STROKE-VT: DOACs superior to aspirin at stroke prevention af
The STROKE-VT is a multicenter, randomized controlled trial that studied the differences in cerebrovascular events (CVE) between direct oral anticoagulant (DOAC) vs. ASA use post-procedurally in patients undergoing left ventricular arrhythmia (LVA) ablation [ventricular tachycardia (VT) or premature ventricular contraction (PVC)] using radiofrequency ablation (RFA).

246 patients scheduled for LVA-RFA were randomized 1:1 post-procedurally to receive DOAC or ASA. The study’s primary endpoint was the incidence of stroke or TIA, or MRI detected asymptomatic cerebrovascular events (ACE) at 24 hours and 30 days follow-up. The secondary endpoints included procedure-related complications (composite of any vascular complication, pericardial complication, heart block, thromboembolic event excluding stroke or TIA) and in-hospital mortality.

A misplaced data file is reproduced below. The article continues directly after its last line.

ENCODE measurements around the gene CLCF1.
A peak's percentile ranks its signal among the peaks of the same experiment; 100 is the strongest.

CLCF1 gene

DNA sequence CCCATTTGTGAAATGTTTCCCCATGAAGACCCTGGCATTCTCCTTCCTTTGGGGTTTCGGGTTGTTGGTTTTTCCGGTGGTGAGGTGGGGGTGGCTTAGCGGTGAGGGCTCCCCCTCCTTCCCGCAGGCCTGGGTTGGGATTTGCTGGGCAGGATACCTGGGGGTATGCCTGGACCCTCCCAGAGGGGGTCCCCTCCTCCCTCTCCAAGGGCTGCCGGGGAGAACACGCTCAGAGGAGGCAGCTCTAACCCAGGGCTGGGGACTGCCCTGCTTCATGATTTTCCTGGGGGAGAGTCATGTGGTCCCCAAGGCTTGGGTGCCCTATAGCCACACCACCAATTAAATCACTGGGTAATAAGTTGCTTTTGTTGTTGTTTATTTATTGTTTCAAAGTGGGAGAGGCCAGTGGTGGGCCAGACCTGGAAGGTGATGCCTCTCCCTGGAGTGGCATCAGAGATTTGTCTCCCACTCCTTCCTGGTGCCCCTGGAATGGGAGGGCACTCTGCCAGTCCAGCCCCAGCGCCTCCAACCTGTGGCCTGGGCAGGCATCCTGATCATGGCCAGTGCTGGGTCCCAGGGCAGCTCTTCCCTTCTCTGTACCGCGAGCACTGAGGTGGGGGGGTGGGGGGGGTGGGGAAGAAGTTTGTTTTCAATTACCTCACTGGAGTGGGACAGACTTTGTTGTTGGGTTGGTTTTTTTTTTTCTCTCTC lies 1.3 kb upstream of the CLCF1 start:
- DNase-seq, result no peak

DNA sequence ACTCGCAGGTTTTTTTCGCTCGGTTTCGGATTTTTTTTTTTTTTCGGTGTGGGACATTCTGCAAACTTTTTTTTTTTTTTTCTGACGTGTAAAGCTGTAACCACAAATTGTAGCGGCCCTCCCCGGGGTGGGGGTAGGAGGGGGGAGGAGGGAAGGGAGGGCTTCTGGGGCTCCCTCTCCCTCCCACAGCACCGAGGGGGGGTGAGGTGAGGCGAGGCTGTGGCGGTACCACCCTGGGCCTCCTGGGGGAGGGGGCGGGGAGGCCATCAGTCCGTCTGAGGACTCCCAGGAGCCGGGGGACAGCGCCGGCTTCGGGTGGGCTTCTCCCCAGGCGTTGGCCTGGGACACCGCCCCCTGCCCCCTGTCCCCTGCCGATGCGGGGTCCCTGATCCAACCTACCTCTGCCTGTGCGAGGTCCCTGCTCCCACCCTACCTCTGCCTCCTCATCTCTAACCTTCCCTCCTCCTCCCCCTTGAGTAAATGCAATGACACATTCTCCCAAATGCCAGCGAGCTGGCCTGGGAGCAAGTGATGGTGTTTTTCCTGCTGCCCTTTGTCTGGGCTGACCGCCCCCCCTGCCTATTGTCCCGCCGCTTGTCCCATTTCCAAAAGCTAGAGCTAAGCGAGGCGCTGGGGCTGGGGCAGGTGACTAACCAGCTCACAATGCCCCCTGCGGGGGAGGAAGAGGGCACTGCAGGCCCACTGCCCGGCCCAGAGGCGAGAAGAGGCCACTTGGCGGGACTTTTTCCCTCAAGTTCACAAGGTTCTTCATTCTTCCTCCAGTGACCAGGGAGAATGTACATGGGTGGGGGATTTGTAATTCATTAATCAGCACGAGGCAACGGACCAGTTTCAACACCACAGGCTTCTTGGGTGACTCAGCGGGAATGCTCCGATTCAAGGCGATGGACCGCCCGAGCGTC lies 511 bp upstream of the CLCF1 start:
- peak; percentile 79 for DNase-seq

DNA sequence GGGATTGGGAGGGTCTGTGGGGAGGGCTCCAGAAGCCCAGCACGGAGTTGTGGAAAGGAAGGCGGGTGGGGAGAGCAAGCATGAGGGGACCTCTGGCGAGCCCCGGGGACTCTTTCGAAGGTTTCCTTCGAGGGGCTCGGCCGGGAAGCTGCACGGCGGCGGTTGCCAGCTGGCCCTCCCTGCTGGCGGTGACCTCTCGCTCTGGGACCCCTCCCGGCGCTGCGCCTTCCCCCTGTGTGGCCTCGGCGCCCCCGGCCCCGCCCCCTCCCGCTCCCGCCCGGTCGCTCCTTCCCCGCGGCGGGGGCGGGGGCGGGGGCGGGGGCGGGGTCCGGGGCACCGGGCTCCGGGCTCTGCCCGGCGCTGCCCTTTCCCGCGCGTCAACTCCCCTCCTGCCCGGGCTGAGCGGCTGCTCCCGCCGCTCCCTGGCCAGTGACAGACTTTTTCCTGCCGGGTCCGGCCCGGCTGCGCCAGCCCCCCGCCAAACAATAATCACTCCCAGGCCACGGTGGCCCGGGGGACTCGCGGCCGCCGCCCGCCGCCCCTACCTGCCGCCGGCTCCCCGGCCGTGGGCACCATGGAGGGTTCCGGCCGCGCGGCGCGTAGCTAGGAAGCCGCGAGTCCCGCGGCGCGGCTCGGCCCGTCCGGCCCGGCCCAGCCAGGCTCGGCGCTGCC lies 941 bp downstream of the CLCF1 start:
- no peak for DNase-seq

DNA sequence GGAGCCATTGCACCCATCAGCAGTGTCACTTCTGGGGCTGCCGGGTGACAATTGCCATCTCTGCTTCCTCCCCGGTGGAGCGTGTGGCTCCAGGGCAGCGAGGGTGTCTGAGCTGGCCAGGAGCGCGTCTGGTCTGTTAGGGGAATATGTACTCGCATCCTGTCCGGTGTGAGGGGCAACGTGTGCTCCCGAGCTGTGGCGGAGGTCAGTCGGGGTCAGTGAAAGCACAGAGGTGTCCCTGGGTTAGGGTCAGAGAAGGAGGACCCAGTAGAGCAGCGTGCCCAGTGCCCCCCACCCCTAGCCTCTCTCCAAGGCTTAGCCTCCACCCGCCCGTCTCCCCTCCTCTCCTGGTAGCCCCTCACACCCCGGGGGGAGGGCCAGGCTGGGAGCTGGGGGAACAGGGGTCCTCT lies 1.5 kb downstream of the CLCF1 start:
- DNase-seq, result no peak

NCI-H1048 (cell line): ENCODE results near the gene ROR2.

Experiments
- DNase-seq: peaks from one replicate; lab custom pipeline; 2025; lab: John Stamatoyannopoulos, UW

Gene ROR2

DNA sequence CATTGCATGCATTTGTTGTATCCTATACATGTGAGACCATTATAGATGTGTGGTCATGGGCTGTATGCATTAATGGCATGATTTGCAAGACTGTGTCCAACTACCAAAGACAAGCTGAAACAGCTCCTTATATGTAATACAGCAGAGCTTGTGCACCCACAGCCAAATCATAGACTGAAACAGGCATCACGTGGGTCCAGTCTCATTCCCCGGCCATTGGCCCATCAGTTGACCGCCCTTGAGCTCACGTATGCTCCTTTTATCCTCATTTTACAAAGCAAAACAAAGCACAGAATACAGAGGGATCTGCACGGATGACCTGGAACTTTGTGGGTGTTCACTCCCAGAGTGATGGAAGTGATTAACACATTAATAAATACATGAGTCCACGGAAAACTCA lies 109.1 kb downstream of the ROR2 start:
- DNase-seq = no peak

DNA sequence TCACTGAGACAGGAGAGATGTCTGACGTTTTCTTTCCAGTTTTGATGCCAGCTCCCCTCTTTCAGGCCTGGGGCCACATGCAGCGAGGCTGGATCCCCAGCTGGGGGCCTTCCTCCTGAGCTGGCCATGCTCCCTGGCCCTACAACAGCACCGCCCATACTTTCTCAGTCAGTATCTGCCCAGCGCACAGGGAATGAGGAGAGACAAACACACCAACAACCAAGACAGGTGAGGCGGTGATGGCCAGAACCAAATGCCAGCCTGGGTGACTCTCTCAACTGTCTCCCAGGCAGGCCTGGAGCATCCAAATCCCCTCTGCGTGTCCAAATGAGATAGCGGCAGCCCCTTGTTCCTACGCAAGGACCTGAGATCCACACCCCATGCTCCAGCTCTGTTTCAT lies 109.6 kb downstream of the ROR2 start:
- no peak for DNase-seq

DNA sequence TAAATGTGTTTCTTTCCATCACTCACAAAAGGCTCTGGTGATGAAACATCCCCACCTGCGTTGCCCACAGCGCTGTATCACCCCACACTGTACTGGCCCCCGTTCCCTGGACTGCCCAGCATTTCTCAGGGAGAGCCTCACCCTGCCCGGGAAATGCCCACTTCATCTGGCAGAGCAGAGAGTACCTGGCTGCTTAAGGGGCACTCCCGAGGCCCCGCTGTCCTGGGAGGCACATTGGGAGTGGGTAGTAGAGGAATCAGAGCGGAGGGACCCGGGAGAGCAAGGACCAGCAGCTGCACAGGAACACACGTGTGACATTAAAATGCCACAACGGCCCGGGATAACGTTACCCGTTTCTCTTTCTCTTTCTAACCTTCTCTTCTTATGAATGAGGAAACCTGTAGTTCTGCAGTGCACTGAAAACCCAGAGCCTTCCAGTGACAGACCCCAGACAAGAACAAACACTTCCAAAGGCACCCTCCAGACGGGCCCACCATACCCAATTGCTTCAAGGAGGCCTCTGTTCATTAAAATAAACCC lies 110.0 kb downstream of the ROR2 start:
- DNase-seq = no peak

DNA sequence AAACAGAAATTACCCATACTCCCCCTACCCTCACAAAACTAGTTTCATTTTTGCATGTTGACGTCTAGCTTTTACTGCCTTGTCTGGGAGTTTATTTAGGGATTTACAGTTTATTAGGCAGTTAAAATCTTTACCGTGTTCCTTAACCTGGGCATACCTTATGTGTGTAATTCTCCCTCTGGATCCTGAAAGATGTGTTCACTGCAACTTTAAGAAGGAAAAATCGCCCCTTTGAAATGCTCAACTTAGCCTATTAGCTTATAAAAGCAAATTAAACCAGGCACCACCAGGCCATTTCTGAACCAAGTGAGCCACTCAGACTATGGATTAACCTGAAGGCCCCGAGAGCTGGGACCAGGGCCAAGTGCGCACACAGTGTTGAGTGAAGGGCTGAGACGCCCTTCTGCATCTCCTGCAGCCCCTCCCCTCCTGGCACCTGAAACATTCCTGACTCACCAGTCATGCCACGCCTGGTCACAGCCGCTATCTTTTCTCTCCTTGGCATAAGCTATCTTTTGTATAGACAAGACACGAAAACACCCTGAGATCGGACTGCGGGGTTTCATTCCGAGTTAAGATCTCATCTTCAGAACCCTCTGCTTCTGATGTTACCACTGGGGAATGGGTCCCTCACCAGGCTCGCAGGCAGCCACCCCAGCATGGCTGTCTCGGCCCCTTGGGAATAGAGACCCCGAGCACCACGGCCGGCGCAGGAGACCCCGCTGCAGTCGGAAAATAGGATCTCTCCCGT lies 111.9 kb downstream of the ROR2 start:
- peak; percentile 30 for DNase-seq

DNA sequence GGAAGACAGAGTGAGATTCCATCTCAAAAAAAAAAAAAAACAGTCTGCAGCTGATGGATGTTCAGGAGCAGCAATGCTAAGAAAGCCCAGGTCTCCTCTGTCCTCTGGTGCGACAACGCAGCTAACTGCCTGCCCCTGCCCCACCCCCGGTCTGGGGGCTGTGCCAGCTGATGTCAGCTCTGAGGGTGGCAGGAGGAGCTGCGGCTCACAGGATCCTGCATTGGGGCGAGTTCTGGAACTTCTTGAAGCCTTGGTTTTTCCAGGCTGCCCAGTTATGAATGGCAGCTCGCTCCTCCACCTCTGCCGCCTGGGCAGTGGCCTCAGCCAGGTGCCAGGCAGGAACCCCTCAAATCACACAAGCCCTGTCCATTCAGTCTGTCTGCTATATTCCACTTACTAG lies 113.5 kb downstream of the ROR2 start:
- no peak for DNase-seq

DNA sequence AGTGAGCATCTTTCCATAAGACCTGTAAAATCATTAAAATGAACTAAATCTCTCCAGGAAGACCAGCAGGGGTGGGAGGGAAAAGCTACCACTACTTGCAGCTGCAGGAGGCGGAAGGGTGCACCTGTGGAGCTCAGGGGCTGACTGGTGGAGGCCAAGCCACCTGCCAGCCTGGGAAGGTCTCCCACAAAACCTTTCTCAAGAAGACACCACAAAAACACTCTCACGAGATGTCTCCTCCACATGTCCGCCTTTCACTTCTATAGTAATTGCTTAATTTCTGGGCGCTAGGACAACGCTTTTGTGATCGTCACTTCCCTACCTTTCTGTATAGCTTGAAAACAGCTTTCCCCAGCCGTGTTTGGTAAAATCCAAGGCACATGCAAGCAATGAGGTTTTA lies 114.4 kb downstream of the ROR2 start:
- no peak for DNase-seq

-- There were no differences between groups regarding baseline and ablation characteristics (except the percentage of patients undergoing VT ablation, rate of amiodarone use, and total RFA time).

-- Post-procedure cerebrovascular events (stroke and TIA) were lower in the DOAC arm versus ASA arm (0% vs. 6.5% and 4.9% vs. 18%).

-- Patients in the ASA group had higher MRI detected ACE compared to the DOAC group both at 24 hours (23% vs. 12%) and 30 days (18% vs. 6.5%) follow-up.

-- The acute procedure-related complication and in-hospital mortality were similar between the two groups.

Conclusively, DOAC utilization following endocardial/epicardial ablation for LVA-RFA was associated with reduced risk of transient ischemic attack or stroke, and asymptomatic MRI-detected cerebrovascular event.